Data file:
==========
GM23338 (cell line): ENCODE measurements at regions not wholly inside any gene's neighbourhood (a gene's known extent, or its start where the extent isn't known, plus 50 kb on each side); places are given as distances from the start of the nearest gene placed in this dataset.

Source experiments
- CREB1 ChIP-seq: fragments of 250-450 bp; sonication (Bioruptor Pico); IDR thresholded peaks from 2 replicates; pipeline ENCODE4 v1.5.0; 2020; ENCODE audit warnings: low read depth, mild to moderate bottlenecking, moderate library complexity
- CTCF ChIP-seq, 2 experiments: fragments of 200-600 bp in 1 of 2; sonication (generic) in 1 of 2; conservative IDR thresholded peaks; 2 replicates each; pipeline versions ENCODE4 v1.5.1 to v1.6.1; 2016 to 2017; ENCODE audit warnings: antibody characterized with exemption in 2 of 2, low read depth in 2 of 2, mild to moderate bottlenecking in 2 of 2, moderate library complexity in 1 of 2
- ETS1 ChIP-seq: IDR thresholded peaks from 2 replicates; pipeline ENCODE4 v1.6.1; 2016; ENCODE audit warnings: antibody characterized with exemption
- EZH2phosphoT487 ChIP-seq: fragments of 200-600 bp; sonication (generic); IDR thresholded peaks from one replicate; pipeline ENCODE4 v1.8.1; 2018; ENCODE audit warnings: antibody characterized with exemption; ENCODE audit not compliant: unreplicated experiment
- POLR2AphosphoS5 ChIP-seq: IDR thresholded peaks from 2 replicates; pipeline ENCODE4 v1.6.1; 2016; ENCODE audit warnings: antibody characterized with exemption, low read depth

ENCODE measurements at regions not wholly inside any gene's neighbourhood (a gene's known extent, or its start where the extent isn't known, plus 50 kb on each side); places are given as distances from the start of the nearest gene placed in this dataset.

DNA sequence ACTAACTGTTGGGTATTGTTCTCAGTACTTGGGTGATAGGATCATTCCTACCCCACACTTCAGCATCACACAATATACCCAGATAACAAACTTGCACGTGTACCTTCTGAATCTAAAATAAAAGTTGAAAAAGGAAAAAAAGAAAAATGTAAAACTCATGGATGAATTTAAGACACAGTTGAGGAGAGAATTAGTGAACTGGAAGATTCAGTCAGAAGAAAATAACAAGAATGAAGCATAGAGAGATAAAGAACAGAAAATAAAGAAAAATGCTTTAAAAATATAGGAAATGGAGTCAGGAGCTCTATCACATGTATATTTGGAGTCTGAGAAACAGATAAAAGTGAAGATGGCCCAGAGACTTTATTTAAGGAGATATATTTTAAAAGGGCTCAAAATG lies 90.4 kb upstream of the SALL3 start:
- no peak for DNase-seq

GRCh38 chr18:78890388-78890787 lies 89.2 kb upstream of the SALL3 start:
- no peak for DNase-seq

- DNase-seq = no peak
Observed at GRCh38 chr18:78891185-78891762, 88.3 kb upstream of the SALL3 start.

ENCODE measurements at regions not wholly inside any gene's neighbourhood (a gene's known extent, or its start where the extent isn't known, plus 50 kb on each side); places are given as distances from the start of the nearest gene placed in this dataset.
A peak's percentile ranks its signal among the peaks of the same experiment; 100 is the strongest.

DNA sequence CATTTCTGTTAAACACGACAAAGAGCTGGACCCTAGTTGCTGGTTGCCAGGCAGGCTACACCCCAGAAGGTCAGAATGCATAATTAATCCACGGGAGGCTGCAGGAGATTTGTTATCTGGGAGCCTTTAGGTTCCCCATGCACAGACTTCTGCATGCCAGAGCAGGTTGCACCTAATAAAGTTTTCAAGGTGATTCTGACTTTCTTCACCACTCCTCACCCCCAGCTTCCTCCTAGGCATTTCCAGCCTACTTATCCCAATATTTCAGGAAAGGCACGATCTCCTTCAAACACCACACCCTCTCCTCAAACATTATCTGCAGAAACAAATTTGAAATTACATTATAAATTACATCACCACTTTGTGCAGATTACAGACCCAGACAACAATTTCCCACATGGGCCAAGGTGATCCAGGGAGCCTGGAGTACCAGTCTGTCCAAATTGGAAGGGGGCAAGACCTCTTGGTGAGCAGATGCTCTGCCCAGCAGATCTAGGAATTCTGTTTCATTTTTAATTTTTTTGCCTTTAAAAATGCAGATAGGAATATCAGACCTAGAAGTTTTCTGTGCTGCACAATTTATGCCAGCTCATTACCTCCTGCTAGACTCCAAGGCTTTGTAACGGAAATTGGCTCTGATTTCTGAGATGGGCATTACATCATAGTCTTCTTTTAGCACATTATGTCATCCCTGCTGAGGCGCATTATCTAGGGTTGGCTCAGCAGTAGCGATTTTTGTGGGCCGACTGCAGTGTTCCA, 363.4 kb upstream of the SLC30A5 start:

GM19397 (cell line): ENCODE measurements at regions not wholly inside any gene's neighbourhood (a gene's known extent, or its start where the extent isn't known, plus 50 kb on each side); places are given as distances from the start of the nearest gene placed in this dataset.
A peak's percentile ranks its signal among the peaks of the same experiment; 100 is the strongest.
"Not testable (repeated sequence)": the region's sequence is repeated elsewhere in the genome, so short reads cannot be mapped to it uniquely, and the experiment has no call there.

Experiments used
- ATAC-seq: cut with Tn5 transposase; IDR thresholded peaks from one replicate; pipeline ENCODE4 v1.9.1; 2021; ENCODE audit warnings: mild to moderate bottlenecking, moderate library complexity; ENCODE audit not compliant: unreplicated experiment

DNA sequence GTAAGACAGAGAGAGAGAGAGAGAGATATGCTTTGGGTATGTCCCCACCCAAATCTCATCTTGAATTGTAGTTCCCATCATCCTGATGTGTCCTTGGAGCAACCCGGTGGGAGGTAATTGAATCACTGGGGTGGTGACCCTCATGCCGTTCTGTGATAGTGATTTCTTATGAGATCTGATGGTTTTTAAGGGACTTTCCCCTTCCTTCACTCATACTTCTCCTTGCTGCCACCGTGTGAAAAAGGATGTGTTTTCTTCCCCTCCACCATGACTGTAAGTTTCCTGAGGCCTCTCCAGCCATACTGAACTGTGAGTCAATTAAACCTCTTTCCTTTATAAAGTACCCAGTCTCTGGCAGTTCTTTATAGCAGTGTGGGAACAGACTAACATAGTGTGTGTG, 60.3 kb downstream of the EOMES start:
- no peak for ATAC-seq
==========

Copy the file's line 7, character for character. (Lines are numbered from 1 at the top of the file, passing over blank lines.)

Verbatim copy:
- POLR2AphosphoS5 ChIP-seq: IDR thresholded peaks from 2 replicates; pipeline ENCODE4 v1.6.1; 2016; ENCODE audit warnings: antibody characterized with exemption, low read depth